Common Errors People Make When Buying Tradelines

Tradelines are not something that everyone understands in great detail. However, the more you know about them, the more you can use them to your advantage.

What Is a Tradeline?

Tradelines or AU tradelines are credit accounts that appear on your credit report. Credit agencies use the information within those tradelines, such as their payment history, balance, activity, and creditor’s name, to form your credit score.

Your credit score is a figure that measures how credit-worthy you are. If you have made payments on time, have been responsible with credit, and kept your balances low, then you may have a high credit score. Banks and lenders may then be more likely to look favorably at you for lending. However, if you have too many tradelines open or haven’t made the best decisions regarding your credit, your credit score may be low.

To combat a low credit score or build a positive payment history, you may decide to purchase tradelines. These can improve a low credit score and allow you to build up a payment history. As common as this practice is, it’s easy to make some of the following mistakes.

Mistake #1: Not Knowing How Tradelines Work

You may have heard that tradelines can improve your credit score. If you don’t know a lot more than that, it can be easy to purchase too many tradelines, the wrong ones, or be led into making tradeline purchases that aren’t in your best interests.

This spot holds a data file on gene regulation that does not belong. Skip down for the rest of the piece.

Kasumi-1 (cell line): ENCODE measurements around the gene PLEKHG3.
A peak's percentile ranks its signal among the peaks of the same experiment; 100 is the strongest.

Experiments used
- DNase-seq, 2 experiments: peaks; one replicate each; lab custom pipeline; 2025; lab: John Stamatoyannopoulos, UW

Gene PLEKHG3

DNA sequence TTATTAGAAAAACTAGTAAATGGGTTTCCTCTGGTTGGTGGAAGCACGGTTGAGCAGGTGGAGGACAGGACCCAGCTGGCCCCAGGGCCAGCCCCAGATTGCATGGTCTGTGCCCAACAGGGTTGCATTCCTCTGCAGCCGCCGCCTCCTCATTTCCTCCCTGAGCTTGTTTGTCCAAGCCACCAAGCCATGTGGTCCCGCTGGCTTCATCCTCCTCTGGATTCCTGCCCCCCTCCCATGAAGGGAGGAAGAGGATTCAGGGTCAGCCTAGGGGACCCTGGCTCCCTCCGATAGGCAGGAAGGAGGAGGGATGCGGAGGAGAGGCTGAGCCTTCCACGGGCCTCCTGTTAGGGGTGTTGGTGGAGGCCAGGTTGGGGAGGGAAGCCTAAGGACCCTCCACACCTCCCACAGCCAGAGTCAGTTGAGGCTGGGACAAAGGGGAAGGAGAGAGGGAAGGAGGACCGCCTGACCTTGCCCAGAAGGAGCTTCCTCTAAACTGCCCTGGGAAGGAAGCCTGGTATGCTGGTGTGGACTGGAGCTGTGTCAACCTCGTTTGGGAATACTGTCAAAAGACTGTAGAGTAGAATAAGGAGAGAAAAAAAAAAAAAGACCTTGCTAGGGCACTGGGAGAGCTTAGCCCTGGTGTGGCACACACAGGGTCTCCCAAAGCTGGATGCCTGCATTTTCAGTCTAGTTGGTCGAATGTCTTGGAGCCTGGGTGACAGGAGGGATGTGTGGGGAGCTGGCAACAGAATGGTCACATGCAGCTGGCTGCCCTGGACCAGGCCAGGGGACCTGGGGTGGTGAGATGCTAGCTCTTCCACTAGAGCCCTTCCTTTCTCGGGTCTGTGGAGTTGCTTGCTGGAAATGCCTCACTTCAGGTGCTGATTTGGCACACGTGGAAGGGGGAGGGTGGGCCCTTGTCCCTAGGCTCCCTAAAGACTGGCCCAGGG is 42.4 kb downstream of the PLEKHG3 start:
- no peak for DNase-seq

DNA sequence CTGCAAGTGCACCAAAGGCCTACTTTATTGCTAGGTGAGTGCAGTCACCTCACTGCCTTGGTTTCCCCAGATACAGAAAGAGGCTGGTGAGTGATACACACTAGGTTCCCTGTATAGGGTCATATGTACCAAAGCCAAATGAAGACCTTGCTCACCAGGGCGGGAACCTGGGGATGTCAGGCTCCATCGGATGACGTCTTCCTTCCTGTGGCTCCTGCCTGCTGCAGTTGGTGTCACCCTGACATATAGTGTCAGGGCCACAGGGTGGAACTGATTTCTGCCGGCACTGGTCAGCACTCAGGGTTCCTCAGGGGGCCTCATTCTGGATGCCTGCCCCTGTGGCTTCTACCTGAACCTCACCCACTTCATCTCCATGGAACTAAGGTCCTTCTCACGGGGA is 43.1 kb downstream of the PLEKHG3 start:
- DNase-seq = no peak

Mistake #2: Expecting Instant Results

When you add an authorised user tradeline to your account, you may think your credit score will immediately increase. You may then put plans in place to secure a mortgage or take out a loan. Tradelines are not instant. Instead, when you purchase an authorised tradeline, it can take up to 30 days to see an improvement, as long as you’ve selected one that can improve your credit score.

Mistake #3: Thinking Tradelines Repair Your Credit

Many people don’t understand their credit score. Sometimes, it’s only when you go to take out a loan that you come to realise it’s not as high as you expected it to be. If your credit score is surprisingly low, a tradeline is not a way to repair it. Instead, it’s a way to add information to your credit report to potentially increase your score. If you have a low credit score and you’re unsure why, you have the right to question it. You may be able to correct anything that appears to be wrong and subsequently lift your score.

Mistake #4: Adding Tradelines With Credit Freezes or Fraud Alerts On Your Account

If a credit bureau has put a fraud alert or credit freeze on your account, any tradelines you purchase will not be posted to your credit report. Before you go down the tradelines route, contact the associated credit bureau to have those alerts removed.

Mistake #5: Choosing the Wrong Tradelines

Each tradeline is going to have a different effect on each person’s credit report. Its power will depend on what your credit report already outlines. The goal is to choose a tradeline that has better features than what you already have. For example, if your accounts’ average age is eight years, a five-year-old tradeline is not going to benefit you as much as one that has an average age of 10 years.

When the time comes to request a loan or a mortgage, it helps to understand as much about your credit report as possible. You can then learn about ways to improve it, repair it, and use it to your advantage.

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